Decluttering and Simplifying Before Your Move

Decluttering your home can free up space, promote organization and productivity, and reduce stress. If you're relocating, it has even more benefits. Having fewer items can lower your moving expenses and make it easier to unpack in your new place. Whether you're moving or just want a cleaner and calmer home, the tips and ideas below will help you declutter and simplify what you own.

Getting Started

If you've lived in your current home for years and haven't made a constant, deliberate effort to keep clutter to a minimum, this process takes time. Start several months in advance of your move, if you can. If you don't have much time, set a smaller goal like decluttering just one or two rooms. To make the biggest difference, start with the rooms that make you feel stressed when you're in them.
Be patient with yourself
Don't try to declutter every single room in your home at once or it will be overwhelming. Instead, set aside time every week to tackle just one location at a time. Start by cleaning out a closet, a few cupboards, or even a single desk drawer.
Take before and after pictures
Before you begin, take before pictures of each room. On days when you feel like you haven't made much of a dent, you can look back and feel proud of the progress you've made.
Set up a staging area
Designate an area in your home to collect the things you no longer need. Label some large boxes with the words Donate, Recycle, Trash, and Still Deciding, so you can start organizing and collecting items.
Decide what to keep and what to toss
  • Throw away medicine or food that's expired.
  • Think about unpacking the item and taking time to find a space for it in your new home. Is it worth the effort?
  • If something has sentimental value, take a picture of it to preserve the memory and then get rid of the item. Pictures take up a lot less space.
  • Let go of projects you started long ago but never finished. If you didn't make time to refinish that antique chair or learn to play guitar in your old place, chances are good you won't make time to do these things in your new one. Give away or recycle these items and give yourself permission to move on.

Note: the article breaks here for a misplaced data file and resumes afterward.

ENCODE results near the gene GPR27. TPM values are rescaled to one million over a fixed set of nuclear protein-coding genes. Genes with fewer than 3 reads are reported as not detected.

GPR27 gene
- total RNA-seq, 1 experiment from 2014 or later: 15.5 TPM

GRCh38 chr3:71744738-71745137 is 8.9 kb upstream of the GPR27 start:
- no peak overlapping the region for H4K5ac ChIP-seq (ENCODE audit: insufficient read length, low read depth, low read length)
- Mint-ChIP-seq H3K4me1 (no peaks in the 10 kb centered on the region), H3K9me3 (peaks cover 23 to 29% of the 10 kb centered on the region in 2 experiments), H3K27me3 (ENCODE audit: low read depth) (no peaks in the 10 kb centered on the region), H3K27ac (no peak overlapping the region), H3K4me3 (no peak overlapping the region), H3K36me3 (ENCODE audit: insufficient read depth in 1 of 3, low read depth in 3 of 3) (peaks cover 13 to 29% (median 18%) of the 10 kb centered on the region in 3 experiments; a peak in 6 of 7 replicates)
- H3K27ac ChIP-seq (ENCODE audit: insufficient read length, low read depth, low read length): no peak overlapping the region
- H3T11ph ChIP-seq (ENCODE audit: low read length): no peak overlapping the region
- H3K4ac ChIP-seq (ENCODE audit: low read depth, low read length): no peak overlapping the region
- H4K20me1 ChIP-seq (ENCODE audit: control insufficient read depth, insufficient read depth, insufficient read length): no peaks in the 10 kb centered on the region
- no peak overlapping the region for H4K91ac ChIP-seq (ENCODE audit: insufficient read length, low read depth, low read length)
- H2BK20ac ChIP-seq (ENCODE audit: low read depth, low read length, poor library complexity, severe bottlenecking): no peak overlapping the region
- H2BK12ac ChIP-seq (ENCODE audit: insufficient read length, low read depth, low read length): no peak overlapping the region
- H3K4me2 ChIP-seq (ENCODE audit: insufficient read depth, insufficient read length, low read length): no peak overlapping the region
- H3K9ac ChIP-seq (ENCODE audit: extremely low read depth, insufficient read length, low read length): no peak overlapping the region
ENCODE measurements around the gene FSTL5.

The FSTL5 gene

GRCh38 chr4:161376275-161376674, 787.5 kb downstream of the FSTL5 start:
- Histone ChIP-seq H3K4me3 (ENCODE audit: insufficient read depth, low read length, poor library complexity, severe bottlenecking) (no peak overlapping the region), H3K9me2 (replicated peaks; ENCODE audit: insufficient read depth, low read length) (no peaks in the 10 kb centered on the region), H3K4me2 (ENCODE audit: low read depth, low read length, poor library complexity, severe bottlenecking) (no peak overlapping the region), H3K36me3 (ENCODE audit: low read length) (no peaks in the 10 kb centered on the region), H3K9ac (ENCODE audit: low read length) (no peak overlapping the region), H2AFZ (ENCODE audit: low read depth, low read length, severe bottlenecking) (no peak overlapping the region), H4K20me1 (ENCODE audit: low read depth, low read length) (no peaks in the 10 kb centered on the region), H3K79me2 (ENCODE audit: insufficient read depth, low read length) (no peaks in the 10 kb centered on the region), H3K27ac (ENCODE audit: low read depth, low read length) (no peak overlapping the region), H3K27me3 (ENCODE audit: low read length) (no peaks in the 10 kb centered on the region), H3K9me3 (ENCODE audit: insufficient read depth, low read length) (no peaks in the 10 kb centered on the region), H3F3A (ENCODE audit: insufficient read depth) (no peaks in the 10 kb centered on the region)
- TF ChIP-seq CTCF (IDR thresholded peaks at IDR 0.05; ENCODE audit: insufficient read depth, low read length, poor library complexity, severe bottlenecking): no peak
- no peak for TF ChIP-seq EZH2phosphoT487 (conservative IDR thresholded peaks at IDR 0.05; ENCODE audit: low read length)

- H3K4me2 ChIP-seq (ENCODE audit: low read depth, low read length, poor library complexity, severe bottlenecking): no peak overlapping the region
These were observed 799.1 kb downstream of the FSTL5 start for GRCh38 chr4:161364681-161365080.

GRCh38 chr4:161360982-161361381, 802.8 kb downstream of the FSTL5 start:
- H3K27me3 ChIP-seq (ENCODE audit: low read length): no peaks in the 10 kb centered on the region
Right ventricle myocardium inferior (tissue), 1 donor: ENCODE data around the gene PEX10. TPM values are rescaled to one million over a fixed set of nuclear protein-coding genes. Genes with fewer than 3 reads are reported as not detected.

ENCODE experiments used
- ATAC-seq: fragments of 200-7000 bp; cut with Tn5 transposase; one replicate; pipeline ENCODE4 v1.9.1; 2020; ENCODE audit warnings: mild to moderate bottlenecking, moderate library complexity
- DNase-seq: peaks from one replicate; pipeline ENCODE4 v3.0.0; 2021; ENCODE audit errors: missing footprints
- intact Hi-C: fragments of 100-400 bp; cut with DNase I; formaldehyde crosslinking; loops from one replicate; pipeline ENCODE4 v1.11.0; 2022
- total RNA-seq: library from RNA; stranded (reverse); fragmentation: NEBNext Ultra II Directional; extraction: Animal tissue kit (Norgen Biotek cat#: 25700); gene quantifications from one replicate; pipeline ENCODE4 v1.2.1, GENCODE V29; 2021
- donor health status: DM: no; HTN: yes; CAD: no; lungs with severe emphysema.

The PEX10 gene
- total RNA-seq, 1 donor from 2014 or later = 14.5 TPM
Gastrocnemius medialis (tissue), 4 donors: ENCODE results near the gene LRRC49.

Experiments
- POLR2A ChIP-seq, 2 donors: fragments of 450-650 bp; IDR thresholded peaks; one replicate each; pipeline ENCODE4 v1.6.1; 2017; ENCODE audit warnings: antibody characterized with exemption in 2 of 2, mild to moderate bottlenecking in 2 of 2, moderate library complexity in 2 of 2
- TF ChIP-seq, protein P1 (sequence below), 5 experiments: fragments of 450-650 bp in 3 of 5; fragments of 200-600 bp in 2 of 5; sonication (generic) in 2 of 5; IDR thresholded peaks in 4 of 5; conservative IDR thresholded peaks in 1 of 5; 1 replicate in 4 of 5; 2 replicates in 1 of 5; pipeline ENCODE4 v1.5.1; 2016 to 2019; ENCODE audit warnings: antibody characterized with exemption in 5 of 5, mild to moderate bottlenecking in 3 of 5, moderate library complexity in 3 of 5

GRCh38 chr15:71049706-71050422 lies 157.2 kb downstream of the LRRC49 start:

• If you really can't make a decision about an item, pack it and put a future date on it for some time after your move. If you haven't opened the box by the time that date arrives, then it's time to let it go.
Sell, donate, recycle
Use the following ideas to make a little extra money, help out a nonprofit, and reduce what ends up in landfills.
  • Have a garage sale.
  • Sell items through an online auction site like eBay.
  • Sell used clothing to a consignment store.
  • Donate clothing and household items to a local charity. (You may be able to get a tax deduction for these items, so ask for a receipt.)
  • Trade in your electronics at Best Buy. Visit our online Trade-In Center to find out what your gently used game, laptop, cell phone, tablet, camera or other device is worth.
  • Check out the Best Buy Recycling Center. We recycle nearly all electronics and large appliances for free, even if you didn't buy them from us.


Simplifying the Living Room

Streamline your media collection
  • Put your entertainment library in the cloud – Services like Flixster, Ultraviolet or Vudu let you convert your CDs and DVDs to digital versions. Then you can stream and watch from your smartphone, tablet, game console, streaming media player or other device.